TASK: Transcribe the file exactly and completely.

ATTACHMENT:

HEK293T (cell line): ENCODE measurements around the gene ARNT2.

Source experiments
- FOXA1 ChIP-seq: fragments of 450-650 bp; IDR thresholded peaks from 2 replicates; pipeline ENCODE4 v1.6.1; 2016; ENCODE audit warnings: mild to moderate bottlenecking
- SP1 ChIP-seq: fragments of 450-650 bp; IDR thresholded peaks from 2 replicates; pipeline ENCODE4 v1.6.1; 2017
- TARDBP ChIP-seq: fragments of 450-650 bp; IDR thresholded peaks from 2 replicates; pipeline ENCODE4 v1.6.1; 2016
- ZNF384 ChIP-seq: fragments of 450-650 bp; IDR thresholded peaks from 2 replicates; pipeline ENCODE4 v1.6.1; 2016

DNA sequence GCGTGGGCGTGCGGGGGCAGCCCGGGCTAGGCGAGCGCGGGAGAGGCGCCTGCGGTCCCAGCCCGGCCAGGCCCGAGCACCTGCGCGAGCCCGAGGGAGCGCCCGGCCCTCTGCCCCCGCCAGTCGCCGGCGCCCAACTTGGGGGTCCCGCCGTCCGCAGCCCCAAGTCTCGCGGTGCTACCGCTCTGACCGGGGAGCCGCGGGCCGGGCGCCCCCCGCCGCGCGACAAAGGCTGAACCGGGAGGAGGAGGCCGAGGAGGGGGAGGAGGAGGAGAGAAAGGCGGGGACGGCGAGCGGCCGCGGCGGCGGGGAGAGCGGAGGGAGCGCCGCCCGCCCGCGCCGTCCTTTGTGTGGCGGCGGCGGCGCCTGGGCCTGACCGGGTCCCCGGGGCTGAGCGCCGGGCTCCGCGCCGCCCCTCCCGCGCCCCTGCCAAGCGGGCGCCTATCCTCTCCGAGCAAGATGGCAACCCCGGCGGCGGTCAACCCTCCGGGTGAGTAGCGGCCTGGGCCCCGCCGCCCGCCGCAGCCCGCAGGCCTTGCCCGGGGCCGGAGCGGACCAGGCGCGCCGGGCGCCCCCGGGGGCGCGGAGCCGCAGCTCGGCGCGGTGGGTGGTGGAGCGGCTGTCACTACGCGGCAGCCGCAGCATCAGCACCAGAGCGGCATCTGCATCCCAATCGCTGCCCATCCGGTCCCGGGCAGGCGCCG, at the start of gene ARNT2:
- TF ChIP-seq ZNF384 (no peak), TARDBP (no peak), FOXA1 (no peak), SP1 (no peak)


HEK293T (cell line): ENCODE measurements around the gene ARNT2.

Source experiments
- FOXA1 ChIP-seq: fragments of 450-650 bp; IDR thresholded peaks from 2 replicates; pipeline ENCODE4 v1.6.1; 2016; ENCODE audit warnings: mild to moderate bottlenecking
- SP1 ChIP-seq: fragments of 450-650 bp; IDR thresholded peaks from 2 replicates; pipeline ENCODE4 v1.6.1; 2017
- TARDBP ChIP-seq: fragments of 450-650 bp; IDR thresholded peaks from 2 replicates; pipeline ENCODE4 v1.6.1; 2016
- ZNF384 ChIP-seq: fragments of 450-650 bp; IDR thresholded peaks from 2 replicates; pipeline ENCODE4 v1.6.1; 2016

DNA sequence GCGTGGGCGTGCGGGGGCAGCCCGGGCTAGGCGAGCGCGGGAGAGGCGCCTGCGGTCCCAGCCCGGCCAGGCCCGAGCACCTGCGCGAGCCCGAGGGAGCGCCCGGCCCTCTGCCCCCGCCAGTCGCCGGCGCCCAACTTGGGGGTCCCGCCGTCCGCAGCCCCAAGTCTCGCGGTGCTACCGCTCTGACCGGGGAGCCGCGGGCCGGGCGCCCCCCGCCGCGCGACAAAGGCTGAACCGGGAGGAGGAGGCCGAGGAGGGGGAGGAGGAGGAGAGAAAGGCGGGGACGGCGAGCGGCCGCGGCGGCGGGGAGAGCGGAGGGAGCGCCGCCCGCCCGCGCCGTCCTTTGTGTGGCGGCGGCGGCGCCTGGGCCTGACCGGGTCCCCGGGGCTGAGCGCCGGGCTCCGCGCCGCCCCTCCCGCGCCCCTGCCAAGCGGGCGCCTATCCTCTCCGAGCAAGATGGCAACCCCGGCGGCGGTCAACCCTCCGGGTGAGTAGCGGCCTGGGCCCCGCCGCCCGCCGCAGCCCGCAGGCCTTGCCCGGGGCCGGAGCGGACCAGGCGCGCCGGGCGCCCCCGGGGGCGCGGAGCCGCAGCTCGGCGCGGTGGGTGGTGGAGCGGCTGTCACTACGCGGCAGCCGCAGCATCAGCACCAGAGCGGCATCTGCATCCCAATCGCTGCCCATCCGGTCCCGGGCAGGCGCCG, at the start of gene ARNT2:
- TF ChIP-seq ZNF384 (no peak), TARDBP (no peak), FOXA1 (no peak), SP1 (no peak)